Main results: 19 surveys met the inclusion criteria. Most were recent and from the USA. Prevalence data varied but were usually high, often close to 100%. Much use of CATs does not seem to be supported by strong evidence for efficacy.
Conclusion: most midwives seem to use CATs. As not all CATs are without risks, the issue should be debated openly.
I am tired of saying ‘I TOLD YOU SO!’ but nevertheless find it a pity that our warning remained (yet again) unheeded!
Despite considerable doubts about its effectiveness, osteopathic manipulative treatment (OMT) continues to be used for a range of pediatric conditions. Here is just one example of many osteopaths advertising their services:
I qualified as an Osteopath in 2009 after 4 years of intensive training from the British College of Osteopathic medicine, where I received a distinction for my efforts. After having two children I decided to do a 2-year Postgraduate training in Pediatric Osteopathy from the Osteopathic Centre for Children in London. Whilst at the centre I was lucky enough to meet a wide variety of children from premature babies in a Neonate Hospital ward to children with developmental issues and disabilities, children on the Autistic spectrum, to kids doing exams or experiencing high levels of stress. We also saw lots of children with normal coughs, colds, lumps and bumps.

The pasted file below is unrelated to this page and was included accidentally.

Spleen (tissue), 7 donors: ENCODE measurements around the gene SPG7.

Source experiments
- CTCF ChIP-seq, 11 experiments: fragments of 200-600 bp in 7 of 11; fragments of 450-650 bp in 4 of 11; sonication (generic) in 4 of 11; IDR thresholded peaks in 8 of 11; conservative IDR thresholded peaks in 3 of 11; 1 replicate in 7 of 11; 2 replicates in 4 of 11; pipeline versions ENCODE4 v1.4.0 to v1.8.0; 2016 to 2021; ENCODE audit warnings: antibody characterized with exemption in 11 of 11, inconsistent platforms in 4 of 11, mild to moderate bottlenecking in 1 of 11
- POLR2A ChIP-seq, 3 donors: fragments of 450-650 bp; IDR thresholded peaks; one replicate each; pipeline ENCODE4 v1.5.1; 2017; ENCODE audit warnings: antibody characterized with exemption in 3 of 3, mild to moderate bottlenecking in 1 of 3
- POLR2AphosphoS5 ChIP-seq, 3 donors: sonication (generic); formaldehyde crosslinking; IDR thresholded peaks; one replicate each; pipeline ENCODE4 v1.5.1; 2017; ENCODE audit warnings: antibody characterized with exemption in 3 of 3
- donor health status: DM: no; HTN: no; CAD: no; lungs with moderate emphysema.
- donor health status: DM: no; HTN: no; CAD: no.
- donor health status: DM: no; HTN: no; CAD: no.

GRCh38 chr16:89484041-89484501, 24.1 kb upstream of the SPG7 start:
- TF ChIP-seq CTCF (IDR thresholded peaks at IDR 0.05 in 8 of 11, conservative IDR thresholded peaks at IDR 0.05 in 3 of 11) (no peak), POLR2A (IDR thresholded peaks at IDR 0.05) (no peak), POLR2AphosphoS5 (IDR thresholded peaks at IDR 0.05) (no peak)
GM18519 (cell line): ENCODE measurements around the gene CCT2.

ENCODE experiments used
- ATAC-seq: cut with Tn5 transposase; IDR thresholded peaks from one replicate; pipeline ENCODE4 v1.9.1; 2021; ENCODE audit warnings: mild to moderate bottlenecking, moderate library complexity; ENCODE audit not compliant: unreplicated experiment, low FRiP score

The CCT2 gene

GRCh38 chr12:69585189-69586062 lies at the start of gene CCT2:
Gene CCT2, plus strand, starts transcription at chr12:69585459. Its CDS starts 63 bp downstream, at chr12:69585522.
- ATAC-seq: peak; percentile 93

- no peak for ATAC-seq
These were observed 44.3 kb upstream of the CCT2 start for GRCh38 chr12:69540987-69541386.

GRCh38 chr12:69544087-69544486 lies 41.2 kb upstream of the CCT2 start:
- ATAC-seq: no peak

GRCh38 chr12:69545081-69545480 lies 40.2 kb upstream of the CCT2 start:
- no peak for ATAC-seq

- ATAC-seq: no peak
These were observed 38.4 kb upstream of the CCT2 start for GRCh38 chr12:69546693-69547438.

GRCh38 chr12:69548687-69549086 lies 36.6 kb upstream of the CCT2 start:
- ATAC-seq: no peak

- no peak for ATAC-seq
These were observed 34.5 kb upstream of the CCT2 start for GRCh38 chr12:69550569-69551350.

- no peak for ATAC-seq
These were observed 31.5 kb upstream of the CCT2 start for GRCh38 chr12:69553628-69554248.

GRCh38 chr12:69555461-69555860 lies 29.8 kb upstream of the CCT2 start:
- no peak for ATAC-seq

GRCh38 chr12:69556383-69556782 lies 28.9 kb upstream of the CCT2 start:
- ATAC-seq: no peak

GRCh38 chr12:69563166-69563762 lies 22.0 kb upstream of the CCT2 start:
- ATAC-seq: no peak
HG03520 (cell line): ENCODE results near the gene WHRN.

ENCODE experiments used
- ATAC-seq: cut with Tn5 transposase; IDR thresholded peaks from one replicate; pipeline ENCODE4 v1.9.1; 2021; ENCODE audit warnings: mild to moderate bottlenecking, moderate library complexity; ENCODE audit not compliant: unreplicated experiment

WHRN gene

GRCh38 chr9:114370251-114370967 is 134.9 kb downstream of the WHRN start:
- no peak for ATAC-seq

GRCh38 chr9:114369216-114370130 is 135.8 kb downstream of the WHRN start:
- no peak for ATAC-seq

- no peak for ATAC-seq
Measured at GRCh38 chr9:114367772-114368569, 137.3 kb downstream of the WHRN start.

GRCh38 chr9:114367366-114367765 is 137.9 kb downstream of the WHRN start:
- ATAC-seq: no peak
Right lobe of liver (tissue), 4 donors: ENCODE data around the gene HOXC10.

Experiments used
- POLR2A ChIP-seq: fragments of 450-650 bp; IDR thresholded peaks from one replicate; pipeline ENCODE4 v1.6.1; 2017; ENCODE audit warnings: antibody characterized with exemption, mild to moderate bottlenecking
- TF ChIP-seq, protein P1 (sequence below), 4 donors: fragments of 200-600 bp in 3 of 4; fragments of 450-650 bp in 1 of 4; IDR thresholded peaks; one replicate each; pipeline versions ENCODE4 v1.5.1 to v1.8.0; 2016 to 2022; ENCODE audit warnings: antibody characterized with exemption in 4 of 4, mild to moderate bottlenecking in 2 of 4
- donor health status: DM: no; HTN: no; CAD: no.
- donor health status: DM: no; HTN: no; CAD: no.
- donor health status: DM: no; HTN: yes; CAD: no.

And the ‘Institute of Osteopathy states this:
Parents visit osteopaths for a range of reasons to support their child’s health. Children, like adults, can be affected by general joint and muscle issues, which is one of the reasons people visit an osteopath. Parents will also take their children to visit an osteopath for a variety of other health reasons that may benefit from osteopathic care.